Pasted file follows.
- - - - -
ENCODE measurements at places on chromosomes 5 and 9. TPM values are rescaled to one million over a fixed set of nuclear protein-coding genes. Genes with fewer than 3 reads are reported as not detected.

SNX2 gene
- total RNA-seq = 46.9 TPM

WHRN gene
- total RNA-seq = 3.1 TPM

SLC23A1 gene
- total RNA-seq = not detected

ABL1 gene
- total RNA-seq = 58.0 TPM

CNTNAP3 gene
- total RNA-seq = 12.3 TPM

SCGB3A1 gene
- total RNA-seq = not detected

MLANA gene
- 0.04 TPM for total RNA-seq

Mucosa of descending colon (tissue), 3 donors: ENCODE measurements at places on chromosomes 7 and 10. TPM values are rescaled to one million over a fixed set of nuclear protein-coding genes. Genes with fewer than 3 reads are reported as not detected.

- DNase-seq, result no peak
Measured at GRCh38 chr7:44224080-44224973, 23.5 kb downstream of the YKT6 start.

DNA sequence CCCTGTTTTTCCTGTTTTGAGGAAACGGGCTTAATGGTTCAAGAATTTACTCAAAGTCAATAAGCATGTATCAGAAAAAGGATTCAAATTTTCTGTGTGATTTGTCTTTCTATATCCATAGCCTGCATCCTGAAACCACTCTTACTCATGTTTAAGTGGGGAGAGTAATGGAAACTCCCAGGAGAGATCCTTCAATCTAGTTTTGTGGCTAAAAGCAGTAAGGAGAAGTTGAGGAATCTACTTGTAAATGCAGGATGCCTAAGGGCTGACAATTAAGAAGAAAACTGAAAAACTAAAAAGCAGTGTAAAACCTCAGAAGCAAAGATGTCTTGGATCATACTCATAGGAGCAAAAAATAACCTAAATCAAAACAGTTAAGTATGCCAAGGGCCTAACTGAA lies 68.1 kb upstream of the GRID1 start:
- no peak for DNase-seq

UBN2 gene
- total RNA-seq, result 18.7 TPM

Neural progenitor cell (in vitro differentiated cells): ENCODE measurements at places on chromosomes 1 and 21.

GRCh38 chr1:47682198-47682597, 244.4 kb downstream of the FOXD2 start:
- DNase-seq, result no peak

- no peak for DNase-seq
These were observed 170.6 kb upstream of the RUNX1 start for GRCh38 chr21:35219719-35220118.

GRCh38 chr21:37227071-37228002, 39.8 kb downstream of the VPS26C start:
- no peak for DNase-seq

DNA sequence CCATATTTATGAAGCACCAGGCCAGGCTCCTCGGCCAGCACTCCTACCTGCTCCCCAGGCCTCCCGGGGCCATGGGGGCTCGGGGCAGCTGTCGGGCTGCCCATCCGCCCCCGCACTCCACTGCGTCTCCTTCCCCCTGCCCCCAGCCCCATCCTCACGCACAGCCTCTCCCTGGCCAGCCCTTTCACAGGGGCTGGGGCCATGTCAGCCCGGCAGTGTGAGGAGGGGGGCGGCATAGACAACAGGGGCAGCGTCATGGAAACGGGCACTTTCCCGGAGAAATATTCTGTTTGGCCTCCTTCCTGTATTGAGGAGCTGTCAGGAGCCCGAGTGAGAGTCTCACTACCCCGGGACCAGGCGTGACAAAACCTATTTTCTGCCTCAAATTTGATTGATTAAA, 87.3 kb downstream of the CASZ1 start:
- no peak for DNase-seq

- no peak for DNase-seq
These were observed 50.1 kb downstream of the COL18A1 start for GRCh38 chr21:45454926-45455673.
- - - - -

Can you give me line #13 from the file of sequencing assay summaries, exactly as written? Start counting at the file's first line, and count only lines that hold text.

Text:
- total RNA-seq = not detected